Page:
Gone are the days when you could walk into a diner, get your $0.50 cup of "coffee," and calmly read the paper while some waitress asked, "Anything else?" every 10 minutes. In today's coffee marketplace, $5 coffee comes and goes like the sun on a cloudy day, and we demand quick service to get us running out the door. This month's customer satisfaction scores from the American Customer Satisfaction Index included limited-service restaurants Starbucks (NASDAQ:SBUX), Dunkin' Brands' (NASDAQ:DNKN) Dunkin Donuts, and McDonald's (NYSE:MCD) -- no one came out looking like the clear winner.
The top two spots
In the whole limited-service division, Subway comes in at the top spot with a score of 83. The overall average for the sector was 80, and both Dunkin' and Starbucks hit that average. Dunkin' won out in cost -- which was no real surprise -- while Starbucks won the quality fight. The move to 80 was good news for Starbucks, which had fallen behind in 2012, when it dropped down to 76 -- four points below the sector average.
Dunkin' had a smaller move, rising one point over last year's position. In 2012, price seems to have trumped quality, and in its first year of ranking, Dunkin' had the edge on Starbucks. Now Starbucks has taken its cost issues to heart, and apparently made a move to improve the perception of its quality to make up for that extra cost. Regardless of which brand you pull for, both are better off than...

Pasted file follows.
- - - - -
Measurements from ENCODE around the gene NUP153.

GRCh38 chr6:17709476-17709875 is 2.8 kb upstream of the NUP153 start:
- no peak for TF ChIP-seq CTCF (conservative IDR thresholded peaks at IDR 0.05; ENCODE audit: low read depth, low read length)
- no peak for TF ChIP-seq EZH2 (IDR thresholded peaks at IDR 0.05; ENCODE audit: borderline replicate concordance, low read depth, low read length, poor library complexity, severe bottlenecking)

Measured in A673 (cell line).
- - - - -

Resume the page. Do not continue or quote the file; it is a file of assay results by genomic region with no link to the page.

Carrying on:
McDonald's comes in dead last
The burger clown didn't beat out any of its main competitors and fell in overall last place of named companies this year. In fact, looking back at rankings since 1994, no one has ever been ranked lower than McDonald's.
In terms of future growth, that's a bad place to be. As the company's brand continues to erode, it's going to lose market share to competitors like Dunkin' and Starbucks -- not to mention Burger King and Wendy's. That said, however, McDonald's also did better than it's ever done, scoring a 73 this year. As the report points out, "A decade ago, McDonald's was stuck in the low 60s."
McDonald's problem is that it's still lagging so far behind its peers. If it wants to make something more of its coffee offering, then it has to best Dunkin', at least. The two companies offer similar product ranges at similar prices, and if customers continue to favor Dunkin', the McCafe boat is simply going to sink.
For now, Starbucks and Dunkin' are the clear winners, and happy customers make happy investors. Keep an eye on McDonald's, though, as the chain has to get the idea at some point. Unfortunately, that some point isn't now.